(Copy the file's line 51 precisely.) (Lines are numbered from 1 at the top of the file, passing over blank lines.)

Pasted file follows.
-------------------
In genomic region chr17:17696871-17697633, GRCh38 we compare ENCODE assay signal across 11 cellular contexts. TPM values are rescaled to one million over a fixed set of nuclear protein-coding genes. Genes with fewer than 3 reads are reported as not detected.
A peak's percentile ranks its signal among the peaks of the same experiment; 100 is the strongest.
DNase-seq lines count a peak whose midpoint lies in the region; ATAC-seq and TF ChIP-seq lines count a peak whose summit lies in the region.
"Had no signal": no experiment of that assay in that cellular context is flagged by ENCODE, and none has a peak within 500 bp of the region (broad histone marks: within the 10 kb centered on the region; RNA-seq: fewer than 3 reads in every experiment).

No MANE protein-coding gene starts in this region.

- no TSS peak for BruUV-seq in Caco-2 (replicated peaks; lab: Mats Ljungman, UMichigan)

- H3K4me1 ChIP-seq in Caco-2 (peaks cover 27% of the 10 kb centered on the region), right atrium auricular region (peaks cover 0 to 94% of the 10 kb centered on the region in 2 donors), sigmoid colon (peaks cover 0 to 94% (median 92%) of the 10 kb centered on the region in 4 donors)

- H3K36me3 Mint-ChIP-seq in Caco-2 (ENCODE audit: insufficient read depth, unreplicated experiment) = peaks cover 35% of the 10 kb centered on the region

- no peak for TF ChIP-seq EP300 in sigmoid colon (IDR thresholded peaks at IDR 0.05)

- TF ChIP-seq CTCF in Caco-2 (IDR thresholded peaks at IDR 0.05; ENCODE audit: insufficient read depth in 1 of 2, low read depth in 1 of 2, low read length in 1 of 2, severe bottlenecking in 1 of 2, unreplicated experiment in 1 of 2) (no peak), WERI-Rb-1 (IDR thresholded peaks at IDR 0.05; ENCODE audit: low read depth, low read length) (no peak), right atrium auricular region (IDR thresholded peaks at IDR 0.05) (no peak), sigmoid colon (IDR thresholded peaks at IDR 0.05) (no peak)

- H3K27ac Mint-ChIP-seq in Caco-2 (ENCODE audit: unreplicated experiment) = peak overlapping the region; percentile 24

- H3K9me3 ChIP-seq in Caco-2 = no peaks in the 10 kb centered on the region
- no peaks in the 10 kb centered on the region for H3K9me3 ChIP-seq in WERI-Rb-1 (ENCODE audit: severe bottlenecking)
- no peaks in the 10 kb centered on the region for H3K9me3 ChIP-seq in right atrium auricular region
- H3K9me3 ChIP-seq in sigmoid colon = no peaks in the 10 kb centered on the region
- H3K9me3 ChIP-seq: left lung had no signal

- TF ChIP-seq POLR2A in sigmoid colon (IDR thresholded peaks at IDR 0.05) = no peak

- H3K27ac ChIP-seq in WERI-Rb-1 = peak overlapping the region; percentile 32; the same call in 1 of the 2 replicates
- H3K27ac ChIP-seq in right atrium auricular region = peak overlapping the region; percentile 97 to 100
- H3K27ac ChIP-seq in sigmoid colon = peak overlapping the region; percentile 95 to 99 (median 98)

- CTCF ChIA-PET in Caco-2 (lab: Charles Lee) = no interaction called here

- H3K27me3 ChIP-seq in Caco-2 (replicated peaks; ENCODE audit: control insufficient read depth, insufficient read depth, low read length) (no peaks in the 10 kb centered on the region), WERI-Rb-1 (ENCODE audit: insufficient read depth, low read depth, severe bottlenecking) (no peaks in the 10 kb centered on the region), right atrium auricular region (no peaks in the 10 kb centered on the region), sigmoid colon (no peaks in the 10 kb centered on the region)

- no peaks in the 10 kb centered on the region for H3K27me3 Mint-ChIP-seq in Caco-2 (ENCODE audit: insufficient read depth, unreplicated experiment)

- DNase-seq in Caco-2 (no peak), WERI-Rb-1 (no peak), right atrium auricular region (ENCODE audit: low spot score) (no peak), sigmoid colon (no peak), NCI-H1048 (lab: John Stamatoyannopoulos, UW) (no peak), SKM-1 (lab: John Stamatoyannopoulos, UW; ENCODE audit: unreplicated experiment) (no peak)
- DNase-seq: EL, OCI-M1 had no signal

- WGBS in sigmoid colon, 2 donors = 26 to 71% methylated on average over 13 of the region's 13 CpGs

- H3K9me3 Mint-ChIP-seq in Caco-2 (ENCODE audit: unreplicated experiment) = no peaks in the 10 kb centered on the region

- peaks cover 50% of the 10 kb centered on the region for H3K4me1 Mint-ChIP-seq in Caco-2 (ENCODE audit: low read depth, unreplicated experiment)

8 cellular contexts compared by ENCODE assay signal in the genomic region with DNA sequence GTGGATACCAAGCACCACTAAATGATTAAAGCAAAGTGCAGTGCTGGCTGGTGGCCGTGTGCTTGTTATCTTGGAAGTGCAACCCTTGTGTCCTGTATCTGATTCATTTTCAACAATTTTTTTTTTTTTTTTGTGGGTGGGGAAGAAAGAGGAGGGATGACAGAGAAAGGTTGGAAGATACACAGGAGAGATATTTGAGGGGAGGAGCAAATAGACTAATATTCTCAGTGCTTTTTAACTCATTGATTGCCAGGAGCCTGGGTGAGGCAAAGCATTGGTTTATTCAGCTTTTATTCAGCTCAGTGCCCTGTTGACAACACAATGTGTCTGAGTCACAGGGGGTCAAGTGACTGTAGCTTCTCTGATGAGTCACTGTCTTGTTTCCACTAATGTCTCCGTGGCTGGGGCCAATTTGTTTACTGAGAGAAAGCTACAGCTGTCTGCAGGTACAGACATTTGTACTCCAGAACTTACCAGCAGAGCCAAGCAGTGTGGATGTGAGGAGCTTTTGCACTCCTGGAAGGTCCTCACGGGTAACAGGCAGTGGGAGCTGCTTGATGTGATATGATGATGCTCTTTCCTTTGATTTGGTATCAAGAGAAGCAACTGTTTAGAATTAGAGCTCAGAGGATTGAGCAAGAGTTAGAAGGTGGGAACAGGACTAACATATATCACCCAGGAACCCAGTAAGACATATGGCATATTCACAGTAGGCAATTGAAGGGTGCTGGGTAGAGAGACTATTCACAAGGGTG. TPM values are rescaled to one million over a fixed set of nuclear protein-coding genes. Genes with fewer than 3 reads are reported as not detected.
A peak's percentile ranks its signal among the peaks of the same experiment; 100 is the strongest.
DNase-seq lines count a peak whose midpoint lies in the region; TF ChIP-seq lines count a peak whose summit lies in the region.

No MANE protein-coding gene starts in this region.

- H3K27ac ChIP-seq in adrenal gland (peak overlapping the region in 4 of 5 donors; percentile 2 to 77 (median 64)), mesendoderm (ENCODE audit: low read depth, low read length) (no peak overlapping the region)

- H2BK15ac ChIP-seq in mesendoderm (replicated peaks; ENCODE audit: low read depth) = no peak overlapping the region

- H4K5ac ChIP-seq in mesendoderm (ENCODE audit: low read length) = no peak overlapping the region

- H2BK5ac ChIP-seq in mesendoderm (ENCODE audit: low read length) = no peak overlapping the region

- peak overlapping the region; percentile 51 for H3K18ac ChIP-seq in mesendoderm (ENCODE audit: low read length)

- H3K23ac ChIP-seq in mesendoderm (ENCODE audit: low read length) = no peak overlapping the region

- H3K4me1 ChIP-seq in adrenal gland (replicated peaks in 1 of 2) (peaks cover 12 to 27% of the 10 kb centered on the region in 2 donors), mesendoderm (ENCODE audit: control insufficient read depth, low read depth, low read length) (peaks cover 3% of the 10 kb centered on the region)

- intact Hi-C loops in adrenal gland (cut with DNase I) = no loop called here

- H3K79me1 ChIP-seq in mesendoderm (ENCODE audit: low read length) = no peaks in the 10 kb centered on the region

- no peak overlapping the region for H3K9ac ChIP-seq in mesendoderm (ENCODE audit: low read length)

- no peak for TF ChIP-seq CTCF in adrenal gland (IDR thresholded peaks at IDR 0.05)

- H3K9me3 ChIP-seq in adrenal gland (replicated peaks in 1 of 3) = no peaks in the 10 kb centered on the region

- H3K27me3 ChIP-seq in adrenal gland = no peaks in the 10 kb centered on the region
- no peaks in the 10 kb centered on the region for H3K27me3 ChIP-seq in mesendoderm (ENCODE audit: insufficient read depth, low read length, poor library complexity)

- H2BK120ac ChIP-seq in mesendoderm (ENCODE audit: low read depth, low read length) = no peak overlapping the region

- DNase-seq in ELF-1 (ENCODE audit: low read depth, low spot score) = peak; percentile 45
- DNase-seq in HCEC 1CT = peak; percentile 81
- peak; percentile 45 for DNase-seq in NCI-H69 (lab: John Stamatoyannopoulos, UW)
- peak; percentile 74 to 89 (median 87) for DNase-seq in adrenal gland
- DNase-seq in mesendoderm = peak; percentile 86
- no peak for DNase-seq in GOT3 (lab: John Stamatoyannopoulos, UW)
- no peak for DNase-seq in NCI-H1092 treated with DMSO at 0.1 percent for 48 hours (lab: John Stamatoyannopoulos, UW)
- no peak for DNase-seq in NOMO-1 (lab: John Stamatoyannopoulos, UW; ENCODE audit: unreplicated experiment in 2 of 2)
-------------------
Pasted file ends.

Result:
- peak; percentile 74 to 89 (median 87) for DNase-seq in adrenal gland